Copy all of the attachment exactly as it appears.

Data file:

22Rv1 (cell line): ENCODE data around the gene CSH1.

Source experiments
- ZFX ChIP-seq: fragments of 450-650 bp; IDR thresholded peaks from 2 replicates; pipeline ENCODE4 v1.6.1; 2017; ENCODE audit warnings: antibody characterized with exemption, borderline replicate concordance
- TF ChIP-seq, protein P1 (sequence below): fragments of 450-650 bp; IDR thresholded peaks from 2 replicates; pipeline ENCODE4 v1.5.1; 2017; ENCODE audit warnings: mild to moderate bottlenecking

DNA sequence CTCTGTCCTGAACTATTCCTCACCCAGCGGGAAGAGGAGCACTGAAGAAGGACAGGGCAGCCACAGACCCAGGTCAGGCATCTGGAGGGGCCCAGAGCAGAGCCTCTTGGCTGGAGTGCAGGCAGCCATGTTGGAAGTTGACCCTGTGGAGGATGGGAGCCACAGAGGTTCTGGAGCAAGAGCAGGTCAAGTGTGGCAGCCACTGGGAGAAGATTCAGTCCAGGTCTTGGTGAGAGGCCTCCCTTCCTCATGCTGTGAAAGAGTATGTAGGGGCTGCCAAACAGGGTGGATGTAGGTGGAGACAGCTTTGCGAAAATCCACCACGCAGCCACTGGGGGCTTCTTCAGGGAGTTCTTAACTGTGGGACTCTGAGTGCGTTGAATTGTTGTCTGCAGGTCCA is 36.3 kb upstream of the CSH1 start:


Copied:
22Rv1 (cell line): ENCODE data around the gene CSH1.

Source experiments
- ZFX ChIP-seq: fragments of 450-650 bp; IDR thresholded peaks from 2 replicates; pipeline ENCODE4 v1.6.1; 2017; ENCODE audit warnings: antibody characterized with exemption, borderline replicate concordance
- TF ChIP-seq, protein P1 (sequence below): fragments of 450-650 bp; IDR thresholded peaks from 2 replicates; pipeline ENCODE4 v1.5.1; 2017; ENCODE audit warnings: mild to moderate bottlenecking

DNA sequence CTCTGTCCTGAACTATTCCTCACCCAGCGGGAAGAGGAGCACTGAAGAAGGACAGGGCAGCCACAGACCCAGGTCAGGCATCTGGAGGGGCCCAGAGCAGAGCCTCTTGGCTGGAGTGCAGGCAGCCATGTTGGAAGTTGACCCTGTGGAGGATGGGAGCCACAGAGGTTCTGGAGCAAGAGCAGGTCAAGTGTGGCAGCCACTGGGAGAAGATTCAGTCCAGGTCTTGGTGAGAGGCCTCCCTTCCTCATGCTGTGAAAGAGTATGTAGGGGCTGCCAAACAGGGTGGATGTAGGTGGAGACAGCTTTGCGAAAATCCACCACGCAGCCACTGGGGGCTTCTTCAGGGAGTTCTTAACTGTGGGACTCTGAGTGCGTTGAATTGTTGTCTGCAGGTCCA is 36.3 kb upstream of the CSH1 start: